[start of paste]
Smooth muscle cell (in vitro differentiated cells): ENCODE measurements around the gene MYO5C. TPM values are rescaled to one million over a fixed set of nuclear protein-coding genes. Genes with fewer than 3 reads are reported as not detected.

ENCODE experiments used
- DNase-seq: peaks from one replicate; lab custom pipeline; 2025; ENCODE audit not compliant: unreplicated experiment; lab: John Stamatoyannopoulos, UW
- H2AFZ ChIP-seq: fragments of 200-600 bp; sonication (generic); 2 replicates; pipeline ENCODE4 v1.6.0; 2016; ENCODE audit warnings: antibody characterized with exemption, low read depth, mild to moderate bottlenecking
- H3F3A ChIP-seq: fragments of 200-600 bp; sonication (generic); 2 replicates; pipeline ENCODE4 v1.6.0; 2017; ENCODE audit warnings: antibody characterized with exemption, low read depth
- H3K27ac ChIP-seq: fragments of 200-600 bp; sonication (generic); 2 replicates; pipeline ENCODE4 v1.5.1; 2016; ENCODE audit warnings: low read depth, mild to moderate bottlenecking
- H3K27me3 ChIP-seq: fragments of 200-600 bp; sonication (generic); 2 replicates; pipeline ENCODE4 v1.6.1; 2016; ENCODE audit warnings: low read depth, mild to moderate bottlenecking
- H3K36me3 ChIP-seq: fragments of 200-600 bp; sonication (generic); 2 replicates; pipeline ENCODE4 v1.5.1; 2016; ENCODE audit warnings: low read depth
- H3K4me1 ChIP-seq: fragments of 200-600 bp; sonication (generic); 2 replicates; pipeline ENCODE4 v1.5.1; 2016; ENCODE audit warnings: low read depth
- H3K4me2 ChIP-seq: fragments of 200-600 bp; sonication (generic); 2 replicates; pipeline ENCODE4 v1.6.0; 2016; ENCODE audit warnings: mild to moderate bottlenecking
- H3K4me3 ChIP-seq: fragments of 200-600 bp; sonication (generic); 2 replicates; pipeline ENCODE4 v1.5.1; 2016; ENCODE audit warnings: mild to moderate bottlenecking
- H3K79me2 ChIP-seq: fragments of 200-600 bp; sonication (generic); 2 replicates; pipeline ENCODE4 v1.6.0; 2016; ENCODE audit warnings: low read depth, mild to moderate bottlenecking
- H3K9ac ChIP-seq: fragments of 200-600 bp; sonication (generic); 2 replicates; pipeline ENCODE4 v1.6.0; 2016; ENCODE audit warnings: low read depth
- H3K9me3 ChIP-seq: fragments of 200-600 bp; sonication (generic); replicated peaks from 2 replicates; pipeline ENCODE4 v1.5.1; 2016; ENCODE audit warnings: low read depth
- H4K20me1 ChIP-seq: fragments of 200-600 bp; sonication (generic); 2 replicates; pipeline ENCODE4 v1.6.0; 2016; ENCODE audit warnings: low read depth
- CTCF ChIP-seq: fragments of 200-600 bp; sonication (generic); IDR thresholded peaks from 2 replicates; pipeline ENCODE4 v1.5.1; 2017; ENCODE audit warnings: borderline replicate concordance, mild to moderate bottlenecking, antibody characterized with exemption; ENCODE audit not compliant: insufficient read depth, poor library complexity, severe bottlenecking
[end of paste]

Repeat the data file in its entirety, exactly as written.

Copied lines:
Smooth muscle cell (in vitro differentiated cells): ENCODE measurements around the gene MYO5C. TPM values are rescaled to one million over a fixed set of nuclear protein-coding genes. Genes with fewer than 3 reads are reported as not detected.

ENCODE experiments used
- DNase-seq: peaks from one replicate; lab custom pipeline; 2025; ENCODE audit not compliant: unreplicated experiment; lab: John Stamatoyannopoulos, UW
- H2AFZ ChIP-seq: fragments of 200-600 bp; sonication (generic); 2 replicates; pipeline ENCODE4 v1.6.0; 2016; ENCODE audit warnings: antibody characterized with exemption, low read depth, mild to moderate bottlenecking
- H3F3A ChIP-seq: fragments of 200-600 bp; sonication (generic); 2 replicates; pipeline ENCODE4 v1.6.0; 2017; ENCODE audit warnings: antibody characterized with exemption, low read depth
- H3K27ac ChIP-seq: fragments of 200-600 bp; sonication (generic); 2 replicates; pipeline ENCODE4 v1.5.1; 2016; ENCODE audit warnings: low read depth, mild to moderate bottlenecking
- H3K27me3 ChIP-seq: fragments of 200-600 bp; sonication (generic); 2 replicates; pipeline ENCODE4 v1.6.1; 2016; ENCODE audit warnings: low read depth, mild to moderate bottlenecking
- H3K36me3 ChIP-seq: fragments of 200-600 bp; sonication (generic); 2 replicates; pipeline ENCODE4 v1.5.1; 2016; ENCODE audit warnings: low read depth
- H3K4me1 ChIP-seq: fragments of 200-600 bp; sonication (generic); 2 replicates; pipeline ENCODE4 v1.5.1; 2016; ENCODE audit warnings: low read depth
- H3K4me2 ChIP-seq: fragments of 200-600 bp; sonication (generic); 2 replicates; pipeline ENCODE4 v1.6.0; 2016; ENCODE audit warnings: mild to moderate bottlenecking
- H3K4me3 ChIP-seq: fragments of 200-600 bp; sonication (generic); 2 replicates; pipeline ENCODE4 v1.5.1; 2016; ENCODE audit warnings: mild to moderate bottlenecking
- H3K79me2 ChIP-seq: fragments of 200-600 bp; sonication (generic); 2 replicates; pipeline ENCODE4 v1.6.0; 2016; ENCODE audit warnings: low read depth, mild to moderate bottlenecking
- H3K9ac ChIP-seq: fragments of 200-600 bp; sonication (generic); 2 replicates; pipeline ENCODE4 v1.6.0; 2016; ENCODE audit warnings: low read depth
- H3K9me3 ChIP-seq: fragments of 200-600 bp; sonication (generic); replicated peaks from 2 replicates; pipeline ENCODE4 v1.5.1; 2016; ENCODE audit warnings: low read depth
- H4K20me1 ChIP-seq: fragments of 200-600 bp; sonication (generic); 2 replicates; pipeline ENCODE4 v1.6.0; 2016; ENCODE audit warnings: low read depth
- CTCF ChIP-seq: fragments of 200-600 bp; sonication (generic); IDR thresholded peaks from 2 replicates; pipeline ENCODE4 v1.5.1; 2017; ENCODE audit warnings: borderline replicate concordance, mild to moderate bottlenecking, antibody characterized with exemption; ENCODE audit not compliant: insufficient read depth, poor library complexity, severe bottlenecking